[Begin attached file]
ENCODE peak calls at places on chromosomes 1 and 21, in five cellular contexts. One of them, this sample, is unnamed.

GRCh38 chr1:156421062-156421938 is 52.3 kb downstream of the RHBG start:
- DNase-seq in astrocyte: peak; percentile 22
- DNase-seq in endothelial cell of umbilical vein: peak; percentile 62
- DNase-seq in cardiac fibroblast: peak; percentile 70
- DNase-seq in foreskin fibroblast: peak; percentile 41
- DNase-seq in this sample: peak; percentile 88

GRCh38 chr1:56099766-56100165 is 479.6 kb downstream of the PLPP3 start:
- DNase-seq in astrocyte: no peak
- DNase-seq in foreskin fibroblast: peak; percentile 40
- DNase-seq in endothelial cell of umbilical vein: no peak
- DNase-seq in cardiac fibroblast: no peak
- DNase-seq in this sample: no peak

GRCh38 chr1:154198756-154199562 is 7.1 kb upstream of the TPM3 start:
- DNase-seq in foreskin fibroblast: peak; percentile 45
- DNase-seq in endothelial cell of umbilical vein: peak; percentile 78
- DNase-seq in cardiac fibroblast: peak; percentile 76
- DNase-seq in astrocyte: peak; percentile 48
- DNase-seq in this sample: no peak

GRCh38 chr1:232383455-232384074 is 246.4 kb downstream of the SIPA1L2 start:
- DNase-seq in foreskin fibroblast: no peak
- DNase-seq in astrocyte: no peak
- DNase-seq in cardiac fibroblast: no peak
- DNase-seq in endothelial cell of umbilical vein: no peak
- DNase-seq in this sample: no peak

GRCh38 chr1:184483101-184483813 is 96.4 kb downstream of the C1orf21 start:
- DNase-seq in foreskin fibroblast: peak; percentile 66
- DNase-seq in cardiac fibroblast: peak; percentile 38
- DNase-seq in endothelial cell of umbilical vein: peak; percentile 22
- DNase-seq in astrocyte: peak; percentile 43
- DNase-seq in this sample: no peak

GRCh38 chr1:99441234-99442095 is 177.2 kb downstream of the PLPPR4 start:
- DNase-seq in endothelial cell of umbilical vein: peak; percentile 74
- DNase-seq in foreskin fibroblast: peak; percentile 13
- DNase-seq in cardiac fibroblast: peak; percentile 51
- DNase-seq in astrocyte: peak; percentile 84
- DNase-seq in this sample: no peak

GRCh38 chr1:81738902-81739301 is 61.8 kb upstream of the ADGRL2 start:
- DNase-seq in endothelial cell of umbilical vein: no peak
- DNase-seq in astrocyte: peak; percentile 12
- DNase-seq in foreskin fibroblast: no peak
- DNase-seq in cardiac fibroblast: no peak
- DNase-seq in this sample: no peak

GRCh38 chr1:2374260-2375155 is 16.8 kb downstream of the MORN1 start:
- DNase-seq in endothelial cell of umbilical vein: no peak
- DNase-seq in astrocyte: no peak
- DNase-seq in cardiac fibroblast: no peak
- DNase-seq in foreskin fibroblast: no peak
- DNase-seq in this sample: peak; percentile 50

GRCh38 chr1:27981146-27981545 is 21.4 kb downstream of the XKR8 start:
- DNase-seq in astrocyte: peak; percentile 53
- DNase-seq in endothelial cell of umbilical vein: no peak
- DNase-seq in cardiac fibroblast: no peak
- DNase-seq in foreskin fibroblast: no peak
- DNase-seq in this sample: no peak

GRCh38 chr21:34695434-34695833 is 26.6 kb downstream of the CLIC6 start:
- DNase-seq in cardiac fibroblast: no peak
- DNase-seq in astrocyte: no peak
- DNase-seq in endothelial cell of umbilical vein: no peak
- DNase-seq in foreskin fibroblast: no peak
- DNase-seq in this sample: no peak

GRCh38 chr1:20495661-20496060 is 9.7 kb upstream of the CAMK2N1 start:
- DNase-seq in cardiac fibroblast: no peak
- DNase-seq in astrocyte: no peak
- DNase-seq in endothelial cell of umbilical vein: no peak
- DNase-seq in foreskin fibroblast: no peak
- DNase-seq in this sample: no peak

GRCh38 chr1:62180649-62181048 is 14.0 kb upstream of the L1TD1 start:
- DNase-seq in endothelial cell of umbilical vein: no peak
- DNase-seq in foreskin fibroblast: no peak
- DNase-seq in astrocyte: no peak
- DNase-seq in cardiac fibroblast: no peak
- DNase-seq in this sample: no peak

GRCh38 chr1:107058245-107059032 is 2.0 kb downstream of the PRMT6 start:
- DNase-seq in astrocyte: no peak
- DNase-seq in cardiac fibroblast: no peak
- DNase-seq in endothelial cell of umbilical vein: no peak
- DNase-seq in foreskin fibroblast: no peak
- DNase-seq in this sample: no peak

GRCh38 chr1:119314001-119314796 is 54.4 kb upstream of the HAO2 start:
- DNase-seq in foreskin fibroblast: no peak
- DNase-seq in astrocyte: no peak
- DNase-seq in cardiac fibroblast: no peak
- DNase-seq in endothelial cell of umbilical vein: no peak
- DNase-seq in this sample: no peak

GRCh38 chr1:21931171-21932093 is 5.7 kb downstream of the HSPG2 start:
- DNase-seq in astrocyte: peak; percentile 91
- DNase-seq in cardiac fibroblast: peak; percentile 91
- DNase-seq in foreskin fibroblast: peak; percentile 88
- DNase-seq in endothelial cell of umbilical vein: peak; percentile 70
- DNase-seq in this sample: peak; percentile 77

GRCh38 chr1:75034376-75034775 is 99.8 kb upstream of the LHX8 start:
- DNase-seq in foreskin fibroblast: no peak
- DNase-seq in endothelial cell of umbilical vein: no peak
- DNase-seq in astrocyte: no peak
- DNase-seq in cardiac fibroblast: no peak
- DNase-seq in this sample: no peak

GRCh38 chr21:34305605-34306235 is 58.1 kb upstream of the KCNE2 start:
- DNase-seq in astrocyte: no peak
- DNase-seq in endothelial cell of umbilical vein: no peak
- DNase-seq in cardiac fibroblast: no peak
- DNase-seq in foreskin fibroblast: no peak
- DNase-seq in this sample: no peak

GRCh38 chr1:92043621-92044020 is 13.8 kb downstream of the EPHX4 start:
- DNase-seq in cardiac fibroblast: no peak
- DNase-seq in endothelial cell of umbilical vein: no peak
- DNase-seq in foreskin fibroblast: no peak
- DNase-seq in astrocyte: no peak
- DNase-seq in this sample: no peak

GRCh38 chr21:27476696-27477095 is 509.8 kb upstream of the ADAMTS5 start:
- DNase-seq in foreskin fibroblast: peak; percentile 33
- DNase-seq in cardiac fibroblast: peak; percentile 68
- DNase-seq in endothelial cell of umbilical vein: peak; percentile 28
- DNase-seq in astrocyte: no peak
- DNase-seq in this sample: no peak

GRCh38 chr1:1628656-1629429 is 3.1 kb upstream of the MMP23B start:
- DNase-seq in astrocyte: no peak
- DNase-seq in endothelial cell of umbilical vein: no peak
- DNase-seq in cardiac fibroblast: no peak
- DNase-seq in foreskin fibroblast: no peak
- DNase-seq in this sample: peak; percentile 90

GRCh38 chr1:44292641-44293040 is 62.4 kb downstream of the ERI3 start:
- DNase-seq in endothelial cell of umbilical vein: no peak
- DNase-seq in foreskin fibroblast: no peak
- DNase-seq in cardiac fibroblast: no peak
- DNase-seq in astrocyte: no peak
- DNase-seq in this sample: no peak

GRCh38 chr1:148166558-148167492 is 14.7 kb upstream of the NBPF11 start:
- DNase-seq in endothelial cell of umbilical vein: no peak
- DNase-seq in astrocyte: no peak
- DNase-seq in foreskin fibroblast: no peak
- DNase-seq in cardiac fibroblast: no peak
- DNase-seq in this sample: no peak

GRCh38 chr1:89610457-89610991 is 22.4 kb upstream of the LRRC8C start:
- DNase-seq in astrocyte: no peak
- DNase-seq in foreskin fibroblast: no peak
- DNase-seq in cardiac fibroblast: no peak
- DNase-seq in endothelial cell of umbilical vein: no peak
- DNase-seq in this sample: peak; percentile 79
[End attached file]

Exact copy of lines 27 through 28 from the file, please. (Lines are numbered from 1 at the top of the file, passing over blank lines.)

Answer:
- DNase-seq in foreskin fibroblast: peak; percentile 66
- DNase-seq in cardiac fibroblast: peak; percentile 38